I am short on time this weekend, which is probably a good thing given that I have really struggled to share the excitement over last week's events. We had the swoon of the S&P 500 and its first 1% daily decline in more than <insert number here> days on Tuesday. Overall the index had temerity to post a 1.4% decline on the week, the biggest fall since the first week of November. It was with a tinge of embarrassment that I watched the overreaction of my fellow equity investors on both sides. For the bulls, this was the buy-the-dip of a lifetime and for the bears it was the signal that the bull market had come to an end. In truth of course, it was evidence of neither, although I suspect that the bulls will be the ones sleeping with most unease.
Weaker oil prices, a Fed rate hike, and Geert Wilders' anti-EU party swooping in as the second-biggest party in the Dutch parliamentary elections. You would have thought that these events last week would have been enough to scare investors. But headlines can be deceiving. Despite the weakness in oil, the price hit strong resistance at its 200dma, and snapped back in the latter part of last week. The tone of Mrs. Yellen's statement was just right to maintain markets' faith that the Fed will only gently push borrowing costs higher. In other words, risks assets wanted a dovish hike and decided that this is what they got. And finally, the key story in the Dutch elections was not that Mr. Wilders made headway.
The sharp fall in oil prices was the most interesting market news last week. It sends a signal that investors are waking up the fact that the brittle OPEC output deal always was going to be challenged by U.S. producers restarting their drills as prices rose. I am no expert, but this does not come as a surprise to me. OPEC is an unstable alliance, and U.S. producers are governed by one thing and one thing only, price. Whatever detente exists in the global oil market, I am pretty sure that it is a fragile one. A significant leg lower in oil could be significant for a number of reasons. It could herald the speedy end of the "reflation trade," which would suit me well. But if it morphs into something more dramatic, we're back to the story of stress in energy high yield debt, default risks, and perhaps liquidity/fund closure risk in the broader corporate bond market. I am not sure that would suit the portfolio one bit.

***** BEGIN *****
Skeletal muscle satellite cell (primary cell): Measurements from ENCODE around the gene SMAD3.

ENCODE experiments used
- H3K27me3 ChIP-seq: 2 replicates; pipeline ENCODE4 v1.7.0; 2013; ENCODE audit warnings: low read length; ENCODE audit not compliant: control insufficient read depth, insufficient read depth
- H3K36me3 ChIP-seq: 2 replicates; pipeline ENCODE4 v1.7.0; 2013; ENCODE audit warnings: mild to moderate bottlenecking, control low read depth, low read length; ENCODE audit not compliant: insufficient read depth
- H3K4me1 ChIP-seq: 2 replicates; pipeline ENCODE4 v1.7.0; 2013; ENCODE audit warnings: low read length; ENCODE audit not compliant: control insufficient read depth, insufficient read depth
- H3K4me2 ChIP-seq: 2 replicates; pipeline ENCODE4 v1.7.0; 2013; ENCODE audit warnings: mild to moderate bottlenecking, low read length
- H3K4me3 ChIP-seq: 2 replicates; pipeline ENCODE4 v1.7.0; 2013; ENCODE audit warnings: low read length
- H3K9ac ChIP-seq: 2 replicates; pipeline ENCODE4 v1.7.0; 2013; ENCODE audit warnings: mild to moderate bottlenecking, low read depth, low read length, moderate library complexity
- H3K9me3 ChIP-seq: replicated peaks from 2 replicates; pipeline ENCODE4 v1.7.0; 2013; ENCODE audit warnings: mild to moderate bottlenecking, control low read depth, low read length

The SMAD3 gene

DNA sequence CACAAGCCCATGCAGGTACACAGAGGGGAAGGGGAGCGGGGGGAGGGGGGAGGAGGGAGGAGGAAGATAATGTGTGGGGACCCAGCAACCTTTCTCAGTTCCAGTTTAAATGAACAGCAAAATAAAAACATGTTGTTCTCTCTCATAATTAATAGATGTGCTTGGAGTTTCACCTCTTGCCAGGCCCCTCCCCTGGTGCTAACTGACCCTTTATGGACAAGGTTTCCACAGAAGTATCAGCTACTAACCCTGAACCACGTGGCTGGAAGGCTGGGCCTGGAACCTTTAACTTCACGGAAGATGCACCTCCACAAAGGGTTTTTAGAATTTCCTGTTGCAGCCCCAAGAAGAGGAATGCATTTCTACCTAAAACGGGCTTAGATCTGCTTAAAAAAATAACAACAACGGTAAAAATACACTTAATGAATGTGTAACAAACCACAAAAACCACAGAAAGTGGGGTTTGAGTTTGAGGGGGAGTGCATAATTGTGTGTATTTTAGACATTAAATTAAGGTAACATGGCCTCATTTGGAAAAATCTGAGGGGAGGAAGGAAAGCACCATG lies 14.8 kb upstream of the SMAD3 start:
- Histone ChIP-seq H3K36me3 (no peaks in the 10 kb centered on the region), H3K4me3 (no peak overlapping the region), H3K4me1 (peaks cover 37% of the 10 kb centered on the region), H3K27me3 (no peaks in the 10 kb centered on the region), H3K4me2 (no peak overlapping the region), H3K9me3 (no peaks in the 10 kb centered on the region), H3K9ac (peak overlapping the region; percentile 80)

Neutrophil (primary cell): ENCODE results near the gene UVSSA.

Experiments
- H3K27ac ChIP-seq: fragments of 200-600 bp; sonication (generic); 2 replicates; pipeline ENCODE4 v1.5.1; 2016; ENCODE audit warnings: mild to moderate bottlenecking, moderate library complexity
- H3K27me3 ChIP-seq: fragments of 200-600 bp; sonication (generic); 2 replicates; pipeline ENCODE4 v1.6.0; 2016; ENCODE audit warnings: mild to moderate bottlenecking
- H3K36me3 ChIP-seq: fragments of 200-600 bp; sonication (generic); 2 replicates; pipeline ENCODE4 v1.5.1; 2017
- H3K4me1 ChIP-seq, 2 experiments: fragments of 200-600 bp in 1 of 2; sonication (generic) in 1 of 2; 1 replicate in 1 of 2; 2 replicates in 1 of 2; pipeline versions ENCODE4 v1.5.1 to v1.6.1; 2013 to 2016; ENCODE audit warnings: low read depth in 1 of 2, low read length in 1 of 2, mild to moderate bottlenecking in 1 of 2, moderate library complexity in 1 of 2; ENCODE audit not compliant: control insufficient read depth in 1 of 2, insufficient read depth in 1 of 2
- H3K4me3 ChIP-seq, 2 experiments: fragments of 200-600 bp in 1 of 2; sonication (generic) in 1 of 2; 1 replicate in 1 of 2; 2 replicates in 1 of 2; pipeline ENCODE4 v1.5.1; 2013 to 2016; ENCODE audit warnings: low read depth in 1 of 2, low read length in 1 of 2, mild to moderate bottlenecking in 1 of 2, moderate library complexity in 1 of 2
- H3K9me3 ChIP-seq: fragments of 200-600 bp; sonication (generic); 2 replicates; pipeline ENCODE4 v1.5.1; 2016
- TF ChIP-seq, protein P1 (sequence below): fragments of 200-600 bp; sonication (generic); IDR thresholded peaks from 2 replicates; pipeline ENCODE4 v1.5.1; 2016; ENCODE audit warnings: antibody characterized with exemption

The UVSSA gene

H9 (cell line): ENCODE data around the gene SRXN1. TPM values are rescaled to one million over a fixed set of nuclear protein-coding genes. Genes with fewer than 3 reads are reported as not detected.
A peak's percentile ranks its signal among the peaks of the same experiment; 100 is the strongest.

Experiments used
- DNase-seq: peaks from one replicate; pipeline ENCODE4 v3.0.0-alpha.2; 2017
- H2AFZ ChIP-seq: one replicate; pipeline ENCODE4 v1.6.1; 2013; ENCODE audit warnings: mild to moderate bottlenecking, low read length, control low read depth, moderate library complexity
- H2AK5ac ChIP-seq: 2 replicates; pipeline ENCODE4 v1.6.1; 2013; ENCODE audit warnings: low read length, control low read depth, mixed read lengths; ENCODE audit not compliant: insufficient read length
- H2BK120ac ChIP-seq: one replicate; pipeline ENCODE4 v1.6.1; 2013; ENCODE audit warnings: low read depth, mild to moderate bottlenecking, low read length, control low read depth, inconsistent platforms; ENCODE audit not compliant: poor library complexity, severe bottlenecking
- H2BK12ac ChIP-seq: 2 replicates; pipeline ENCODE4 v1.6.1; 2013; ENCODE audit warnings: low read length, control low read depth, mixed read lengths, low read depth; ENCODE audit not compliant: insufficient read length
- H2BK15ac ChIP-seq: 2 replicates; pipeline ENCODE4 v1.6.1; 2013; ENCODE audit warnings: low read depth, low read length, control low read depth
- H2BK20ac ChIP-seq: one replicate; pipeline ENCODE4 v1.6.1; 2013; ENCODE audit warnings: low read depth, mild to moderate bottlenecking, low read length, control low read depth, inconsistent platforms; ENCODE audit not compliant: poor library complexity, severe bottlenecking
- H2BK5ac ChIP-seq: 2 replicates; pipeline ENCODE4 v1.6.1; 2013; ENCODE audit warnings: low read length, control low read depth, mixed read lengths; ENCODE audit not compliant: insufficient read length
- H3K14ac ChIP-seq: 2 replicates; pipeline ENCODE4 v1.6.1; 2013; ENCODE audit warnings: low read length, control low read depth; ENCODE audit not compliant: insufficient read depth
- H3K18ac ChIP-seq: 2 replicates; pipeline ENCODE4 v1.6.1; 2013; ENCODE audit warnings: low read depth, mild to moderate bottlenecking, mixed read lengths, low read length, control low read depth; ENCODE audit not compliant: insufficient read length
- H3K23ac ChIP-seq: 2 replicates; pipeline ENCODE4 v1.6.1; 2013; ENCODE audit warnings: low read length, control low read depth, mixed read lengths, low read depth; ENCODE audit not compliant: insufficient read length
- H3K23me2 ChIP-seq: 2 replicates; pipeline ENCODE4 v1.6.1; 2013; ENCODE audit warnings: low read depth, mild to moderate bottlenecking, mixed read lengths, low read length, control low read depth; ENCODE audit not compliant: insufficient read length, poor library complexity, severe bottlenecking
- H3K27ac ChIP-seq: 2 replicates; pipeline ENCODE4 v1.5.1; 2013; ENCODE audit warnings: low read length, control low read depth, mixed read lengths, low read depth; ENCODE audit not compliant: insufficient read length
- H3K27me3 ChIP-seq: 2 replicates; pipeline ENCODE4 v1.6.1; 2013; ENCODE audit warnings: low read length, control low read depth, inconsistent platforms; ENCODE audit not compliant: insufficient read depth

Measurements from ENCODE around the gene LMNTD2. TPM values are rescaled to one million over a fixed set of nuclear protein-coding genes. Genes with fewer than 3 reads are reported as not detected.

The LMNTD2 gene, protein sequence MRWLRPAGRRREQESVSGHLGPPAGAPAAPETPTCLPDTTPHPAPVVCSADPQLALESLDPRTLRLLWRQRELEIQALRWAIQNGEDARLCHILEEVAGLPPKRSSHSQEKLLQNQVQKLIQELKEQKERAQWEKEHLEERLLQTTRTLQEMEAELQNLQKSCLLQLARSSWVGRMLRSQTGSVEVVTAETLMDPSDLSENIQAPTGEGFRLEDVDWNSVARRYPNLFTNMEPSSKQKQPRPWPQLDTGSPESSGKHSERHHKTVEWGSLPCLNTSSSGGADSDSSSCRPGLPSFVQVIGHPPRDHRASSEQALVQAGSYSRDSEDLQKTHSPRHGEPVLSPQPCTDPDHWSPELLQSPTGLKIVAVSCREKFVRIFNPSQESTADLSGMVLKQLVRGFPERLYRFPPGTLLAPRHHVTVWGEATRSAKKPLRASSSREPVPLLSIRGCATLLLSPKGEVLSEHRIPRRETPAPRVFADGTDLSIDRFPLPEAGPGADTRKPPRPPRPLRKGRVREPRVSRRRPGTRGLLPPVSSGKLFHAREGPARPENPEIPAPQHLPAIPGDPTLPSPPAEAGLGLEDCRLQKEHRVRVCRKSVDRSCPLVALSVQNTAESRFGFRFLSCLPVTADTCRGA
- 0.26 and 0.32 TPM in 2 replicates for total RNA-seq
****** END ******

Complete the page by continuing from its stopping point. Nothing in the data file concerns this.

The uproar over the Snap IPO is a good metaphor for the growing disdain in some parts of the market towards the ever-rising stock market. I explored the uber-bearish meme here, and it remains strong as ever. The bears have thrown everything at the market; extended valuations, stretched technicals, a looming "Trump disappointment", a hard landing in China, or a breakup of the Eurozone. The louder their objections, though, the stronger the rally has become. I have found myself in a similar trap since Q4, when my models started to suggest that I should fade the rally in equities. It has been a costly position in terms of relative performance, but at least I haven't suffered the slings and arrows of those who have been short outright.